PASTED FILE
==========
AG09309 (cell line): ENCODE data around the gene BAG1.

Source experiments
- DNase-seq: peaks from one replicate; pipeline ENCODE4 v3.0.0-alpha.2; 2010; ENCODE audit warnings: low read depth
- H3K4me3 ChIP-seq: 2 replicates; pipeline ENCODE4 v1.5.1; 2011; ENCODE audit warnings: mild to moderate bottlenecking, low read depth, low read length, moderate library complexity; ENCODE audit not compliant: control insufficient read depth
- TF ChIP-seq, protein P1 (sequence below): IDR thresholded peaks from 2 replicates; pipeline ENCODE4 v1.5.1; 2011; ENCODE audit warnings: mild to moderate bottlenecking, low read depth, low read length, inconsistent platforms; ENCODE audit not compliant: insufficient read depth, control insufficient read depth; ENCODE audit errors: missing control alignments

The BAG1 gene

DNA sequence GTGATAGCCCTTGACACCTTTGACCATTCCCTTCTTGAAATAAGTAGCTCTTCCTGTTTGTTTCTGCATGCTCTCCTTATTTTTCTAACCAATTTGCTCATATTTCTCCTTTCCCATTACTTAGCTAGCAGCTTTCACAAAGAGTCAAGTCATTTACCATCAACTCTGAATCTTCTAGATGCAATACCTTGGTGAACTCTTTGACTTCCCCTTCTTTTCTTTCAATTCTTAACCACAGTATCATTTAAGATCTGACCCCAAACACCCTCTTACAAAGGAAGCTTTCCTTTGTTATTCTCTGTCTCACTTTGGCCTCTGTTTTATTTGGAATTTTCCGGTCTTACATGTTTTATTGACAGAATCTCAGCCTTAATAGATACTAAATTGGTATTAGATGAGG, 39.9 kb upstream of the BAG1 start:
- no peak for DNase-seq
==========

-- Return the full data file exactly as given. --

AG09309 (cell line): ENCODE data around the gene BAG1.

Source experiments
- DNase-seq: peaks from one replicate; pipeline ENCODE4 v3.0.0-alpha.2; 2010; ENCODE audit warnings: low read depth
- H3K4me3 ChIP-seq: 2 replicates; pipeline ENCODE4 v1.5.1; 2011; ENCODE audit warnings: mild to moderate bottlenecking, low read depth, low read length, moderate library complexity; ENCODE audit not compliant: control insufficient read depth
- TF ChIP-seq, protein P1 (sequence below): IDR thresholded peaks from 2 replicates; pipeline ENCODE4 v1.5.1; 2011; ENCODE audit warnings: mild to moderate bottlenecking, low read depth, low read length, inconsistent platforms; ENCODE audit not compliant: insufficient read depth, control insufficient read depth; ENCODE audit errors: missing control alignments

The BAG1 gene

DNA sequence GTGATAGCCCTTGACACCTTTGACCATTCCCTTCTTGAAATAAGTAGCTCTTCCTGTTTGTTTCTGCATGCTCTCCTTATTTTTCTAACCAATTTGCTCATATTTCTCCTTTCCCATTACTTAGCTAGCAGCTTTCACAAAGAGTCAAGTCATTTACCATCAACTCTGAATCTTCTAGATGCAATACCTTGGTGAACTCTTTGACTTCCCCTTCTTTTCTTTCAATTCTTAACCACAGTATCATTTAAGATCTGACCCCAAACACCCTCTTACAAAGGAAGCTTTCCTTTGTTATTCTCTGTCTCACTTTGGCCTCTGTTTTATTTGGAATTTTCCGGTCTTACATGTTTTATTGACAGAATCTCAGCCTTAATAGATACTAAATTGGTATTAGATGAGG, 39.9 kb upstream of the BAG1 start:
- no peak for DNase-seq